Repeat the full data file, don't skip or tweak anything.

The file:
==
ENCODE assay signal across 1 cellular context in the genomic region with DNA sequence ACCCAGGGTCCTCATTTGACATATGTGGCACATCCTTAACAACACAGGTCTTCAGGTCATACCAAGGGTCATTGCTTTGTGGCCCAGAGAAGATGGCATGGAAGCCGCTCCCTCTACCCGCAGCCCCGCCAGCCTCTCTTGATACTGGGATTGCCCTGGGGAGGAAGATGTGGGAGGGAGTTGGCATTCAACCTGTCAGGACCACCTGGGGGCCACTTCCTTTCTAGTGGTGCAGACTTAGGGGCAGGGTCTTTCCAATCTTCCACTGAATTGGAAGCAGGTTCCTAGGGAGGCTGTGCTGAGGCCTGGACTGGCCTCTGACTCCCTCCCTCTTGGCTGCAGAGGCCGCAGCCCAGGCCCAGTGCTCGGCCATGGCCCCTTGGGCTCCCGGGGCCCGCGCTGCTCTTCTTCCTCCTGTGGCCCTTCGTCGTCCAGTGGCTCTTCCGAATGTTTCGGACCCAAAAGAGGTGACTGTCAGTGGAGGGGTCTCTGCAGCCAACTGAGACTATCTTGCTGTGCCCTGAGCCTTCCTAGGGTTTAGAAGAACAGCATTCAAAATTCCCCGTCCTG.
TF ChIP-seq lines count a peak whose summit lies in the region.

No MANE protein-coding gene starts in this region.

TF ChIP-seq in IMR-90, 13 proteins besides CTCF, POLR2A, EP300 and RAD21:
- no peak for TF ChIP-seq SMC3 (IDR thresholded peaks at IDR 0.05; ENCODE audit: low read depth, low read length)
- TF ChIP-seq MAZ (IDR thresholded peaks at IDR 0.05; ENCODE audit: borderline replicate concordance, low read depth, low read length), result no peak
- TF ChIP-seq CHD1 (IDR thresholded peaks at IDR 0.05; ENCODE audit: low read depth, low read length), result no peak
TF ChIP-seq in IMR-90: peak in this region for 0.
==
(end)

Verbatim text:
ENCODE assay signal across 1 cellular context in the genomic region with DNA sequence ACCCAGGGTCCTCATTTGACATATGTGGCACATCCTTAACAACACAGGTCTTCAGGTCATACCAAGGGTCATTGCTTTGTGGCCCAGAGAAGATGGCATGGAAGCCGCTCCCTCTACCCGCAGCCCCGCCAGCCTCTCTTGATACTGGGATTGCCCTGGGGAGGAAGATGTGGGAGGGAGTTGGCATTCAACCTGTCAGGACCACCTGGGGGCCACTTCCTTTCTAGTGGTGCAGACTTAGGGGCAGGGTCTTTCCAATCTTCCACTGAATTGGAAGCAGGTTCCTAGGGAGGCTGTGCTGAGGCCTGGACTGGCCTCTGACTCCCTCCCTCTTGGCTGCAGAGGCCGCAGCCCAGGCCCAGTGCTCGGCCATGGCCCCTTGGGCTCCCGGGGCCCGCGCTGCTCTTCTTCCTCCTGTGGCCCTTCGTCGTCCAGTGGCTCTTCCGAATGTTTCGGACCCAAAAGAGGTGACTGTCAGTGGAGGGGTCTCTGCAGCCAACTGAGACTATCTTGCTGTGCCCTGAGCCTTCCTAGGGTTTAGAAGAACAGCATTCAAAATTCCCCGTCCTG.
TF ChIP-seq lines count a peak whose summit lies in the region.

No MANE protein-coding gene starts in this region.

TF ChIP-seq in IMR-90, 13 proteins besides CTCF, POLR2A, EP300 and RAD21:
- no peak for TF ChIP-seq SMC3 (IDR thresholded peaks at IDR 0.05; ENCODE audit: low read depth, low read length)
- TF ChIP-seq MAZ (IDR thresholded peaks at IDR 0.05; ENCODE audit: borderline replicate concordance, low read depth, low read length), result no peak
- TF ChIP-seq CHD1 (IDR thresholded peaks at IDR 0.05; ENCODE audit: low read depth, low read length), result no peak
TF ChIP-seq in IMR-90: peak in this region for 0.